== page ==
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Courses

521 - Advanced Psychoacoustics

This course will focus on psychoacoustics, the study of how we perceive sounds. Topics covered will include the anatomy and physiology of the ear, the perception of simple and complex sounds, ecological acoustics and auditory scene analysis.

529 - Online Communities

This course is intended to give students a background in theory and practice surrounding online interaction environments. For the purpose of the course, a community is defined as a group of people who sustain interaction over time. The group may be held together by a common identity, a collective purpose, or merely by the individual utility gained from the interactions. An online interaction environment is an electronic forum, accessed through computers or other electronic devices, in which community members can conduct some or all of their interactions. We will use the term eCommunity as shorthand, both for communities that conduct all of their interactions online and for communities that use online interaction to supplement face-to-face interactions.

There will be two main treads that weave through the course, based on the two main texts. One tread will be concerned with the practical issues of design and use of online tools to support communities, and how choices that must be made in design can impact the function and style of the resulting community. The second thread will focus on the sociological theory that provides a frame to better understand communities in general. These theoretical pieces will provide a lens for better understanding the implications of choices made on the more practical level.

530 - Principles in Management

This course provides a foundation in management for information professionals interested in working in for-profit or non-profit organizations. In this course students will learn about management principles (e.g. planning, organizing, leading, controlling). Having a firm grasp of the principles is the first step. This is a skills based course, so students are expected to apply what they learn in class by reading and analyzing case studies. At all times students will be required to take on various roles (e.g. manager, employee, supplier, customer, competitor) to outline the issues managers face, evaluate managers' responses, and provide alternative courses of action.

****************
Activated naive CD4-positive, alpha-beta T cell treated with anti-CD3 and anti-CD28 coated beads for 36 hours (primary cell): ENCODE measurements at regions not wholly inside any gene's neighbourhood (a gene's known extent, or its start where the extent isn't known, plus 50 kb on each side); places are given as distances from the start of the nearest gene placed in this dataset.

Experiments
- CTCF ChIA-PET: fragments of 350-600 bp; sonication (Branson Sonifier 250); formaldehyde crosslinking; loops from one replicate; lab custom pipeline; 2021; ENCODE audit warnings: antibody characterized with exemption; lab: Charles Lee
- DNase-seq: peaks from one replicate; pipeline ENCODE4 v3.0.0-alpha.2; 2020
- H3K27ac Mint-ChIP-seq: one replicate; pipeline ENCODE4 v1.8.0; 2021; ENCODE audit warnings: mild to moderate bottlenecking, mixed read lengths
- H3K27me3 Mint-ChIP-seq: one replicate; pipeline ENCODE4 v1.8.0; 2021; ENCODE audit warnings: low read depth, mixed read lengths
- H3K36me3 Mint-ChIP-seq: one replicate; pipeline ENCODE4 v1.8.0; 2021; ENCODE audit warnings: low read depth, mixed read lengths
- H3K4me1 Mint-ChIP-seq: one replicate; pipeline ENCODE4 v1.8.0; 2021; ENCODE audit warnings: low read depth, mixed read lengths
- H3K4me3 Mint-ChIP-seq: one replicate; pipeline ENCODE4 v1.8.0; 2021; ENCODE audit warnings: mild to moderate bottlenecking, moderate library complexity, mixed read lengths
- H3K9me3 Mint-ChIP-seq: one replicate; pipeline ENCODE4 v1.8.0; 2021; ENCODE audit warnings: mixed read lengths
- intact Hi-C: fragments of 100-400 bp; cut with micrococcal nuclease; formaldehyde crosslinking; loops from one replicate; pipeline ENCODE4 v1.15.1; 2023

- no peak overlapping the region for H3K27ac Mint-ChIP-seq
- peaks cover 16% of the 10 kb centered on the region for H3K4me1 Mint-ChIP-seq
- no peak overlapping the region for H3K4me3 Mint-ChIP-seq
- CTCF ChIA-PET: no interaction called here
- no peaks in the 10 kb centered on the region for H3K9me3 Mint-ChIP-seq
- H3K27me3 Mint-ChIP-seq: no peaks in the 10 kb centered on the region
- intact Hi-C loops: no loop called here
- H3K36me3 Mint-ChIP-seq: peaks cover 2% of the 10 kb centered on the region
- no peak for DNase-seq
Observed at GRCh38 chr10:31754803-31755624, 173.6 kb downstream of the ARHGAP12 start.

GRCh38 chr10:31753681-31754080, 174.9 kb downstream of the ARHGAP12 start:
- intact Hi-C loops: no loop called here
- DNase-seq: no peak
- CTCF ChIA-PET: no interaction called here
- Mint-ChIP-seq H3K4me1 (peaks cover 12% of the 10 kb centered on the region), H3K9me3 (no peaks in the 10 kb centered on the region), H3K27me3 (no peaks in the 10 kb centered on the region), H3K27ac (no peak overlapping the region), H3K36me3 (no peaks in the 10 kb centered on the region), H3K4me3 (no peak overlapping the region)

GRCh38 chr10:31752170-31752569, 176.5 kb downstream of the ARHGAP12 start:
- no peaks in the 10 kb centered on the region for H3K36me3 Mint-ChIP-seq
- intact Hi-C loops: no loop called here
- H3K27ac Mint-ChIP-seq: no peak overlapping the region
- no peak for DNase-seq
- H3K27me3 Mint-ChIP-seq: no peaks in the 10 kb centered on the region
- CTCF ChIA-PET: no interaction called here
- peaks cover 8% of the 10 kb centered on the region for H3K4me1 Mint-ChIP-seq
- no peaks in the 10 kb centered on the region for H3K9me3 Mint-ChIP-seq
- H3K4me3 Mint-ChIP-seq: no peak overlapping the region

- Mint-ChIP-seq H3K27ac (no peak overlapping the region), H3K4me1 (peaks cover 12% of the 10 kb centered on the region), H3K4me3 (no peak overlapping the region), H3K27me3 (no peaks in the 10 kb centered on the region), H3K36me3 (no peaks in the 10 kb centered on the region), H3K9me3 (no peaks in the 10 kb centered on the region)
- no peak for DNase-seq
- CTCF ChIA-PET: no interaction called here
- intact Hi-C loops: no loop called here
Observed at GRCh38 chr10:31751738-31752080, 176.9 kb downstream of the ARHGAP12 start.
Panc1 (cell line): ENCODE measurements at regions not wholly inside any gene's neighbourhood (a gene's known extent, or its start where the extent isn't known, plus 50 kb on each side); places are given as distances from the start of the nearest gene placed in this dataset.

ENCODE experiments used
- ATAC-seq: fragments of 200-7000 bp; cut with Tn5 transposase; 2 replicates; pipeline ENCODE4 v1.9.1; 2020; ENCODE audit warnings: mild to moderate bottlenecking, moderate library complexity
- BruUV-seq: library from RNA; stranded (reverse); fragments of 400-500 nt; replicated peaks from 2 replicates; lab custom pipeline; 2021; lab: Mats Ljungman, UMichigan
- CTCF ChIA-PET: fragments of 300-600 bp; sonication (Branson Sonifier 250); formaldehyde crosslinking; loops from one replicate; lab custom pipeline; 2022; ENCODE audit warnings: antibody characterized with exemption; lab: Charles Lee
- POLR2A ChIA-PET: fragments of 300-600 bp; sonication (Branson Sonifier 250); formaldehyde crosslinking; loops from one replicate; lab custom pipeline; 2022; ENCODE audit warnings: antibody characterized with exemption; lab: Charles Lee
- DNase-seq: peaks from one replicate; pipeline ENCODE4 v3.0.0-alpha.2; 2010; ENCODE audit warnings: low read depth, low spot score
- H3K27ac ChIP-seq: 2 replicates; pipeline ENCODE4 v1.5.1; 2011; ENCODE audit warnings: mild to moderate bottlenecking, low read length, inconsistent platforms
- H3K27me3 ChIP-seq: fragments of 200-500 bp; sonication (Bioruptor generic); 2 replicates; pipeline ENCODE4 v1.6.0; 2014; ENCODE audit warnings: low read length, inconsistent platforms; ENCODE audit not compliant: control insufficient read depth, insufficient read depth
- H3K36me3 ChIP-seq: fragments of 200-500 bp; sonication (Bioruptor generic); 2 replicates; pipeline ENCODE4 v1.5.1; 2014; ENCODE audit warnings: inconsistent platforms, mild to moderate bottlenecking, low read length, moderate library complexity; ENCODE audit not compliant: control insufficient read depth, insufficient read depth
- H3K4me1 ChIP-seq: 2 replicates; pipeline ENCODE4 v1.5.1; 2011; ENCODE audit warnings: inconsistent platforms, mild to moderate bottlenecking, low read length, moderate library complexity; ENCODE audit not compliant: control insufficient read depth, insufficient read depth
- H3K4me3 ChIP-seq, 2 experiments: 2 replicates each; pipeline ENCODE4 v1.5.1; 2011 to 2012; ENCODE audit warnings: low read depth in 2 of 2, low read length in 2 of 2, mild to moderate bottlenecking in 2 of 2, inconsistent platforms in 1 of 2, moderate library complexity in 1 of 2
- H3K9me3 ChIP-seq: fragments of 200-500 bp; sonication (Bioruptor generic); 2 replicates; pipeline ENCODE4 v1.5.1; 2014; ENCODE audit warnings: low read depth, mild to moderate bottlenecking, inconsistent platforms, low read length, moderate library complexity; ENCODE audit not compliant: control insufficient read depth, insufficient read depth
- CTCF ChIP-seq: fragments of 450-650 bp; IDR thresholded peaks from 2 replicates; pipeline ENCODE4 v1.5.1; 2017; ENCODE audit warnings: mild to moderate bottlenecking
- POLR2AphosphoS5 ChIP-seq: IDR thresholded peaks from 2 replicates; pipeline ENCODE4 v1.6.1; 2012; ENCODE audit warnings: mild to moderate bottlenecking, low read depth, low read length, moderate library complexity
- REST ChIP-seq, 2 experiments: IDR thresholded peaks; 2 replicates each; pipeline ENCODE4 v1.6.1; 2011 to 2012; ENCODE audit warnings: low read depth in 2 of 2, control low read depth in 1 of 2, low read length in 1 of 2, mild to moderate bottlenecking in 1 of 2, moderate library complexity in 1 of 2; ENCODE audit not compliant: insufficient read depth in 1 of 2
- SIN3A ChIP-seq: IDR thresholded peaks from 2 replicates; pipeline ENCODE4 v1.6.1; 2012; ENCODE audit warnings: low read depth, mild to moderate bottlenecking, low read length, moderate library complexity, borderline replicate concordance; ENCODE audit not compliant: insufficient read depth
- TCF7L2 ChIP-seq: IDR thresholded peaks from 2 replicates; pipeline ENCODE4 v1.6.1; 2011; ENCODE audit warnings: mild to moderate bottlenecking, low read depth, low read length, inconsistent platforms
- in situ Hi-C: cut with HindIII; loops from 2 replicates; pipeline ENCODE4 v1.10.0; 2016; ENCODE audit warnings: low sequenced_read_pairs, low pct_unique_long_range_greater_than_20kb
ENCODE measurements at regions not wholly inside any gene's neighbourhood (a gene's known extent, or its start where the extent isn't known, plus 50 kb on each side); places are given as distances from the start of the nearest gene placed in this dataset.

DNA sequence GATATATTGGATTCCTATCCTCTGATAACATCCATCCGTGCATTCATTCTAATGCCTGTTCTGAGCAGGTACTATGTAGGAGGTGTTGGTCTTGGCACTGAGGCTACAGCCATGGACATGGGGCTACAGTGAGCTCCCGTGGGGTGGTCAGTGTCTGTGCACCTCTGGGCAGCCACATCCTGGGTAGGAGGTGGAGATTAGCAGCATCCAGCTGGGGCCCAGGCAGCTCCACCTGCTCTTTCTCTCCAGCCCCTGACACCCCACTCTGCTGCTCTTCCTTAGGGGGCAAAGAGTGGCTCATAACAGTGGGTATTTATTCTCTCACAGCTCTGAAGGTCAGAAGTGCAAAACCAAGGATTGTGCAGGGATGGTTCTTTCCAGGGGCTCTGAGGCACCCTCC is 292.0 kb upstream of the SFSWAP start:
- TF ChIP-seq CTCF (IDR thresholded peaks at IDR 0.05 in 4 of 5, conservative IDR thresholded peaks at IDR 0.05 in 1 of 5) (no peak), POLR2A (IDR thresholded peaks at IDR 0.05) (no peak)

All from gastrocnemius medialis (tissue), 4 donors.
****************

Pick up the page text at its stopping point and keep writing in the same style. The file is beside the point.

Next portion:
534 - Theories of Social Influence

This course introduces the major theories of social influence in psychology and economics so that you may become a better decision architect and an effective leader. In this course we will learn why and under the conditions in individual's thoughts and actions can be influenced by those around them. We will touch on related theoretical ground in economics and in psychology but focus heavily on the empirical findings and how they can be applied to design and management tasks. The primary goal of this course is to realize a detailed picture of the traditional and contemporary thinking on this topic as it is addressed in economics and in social psychology and to have you applying the tools of influence from day one.

536 - Introduction to Urban Informatics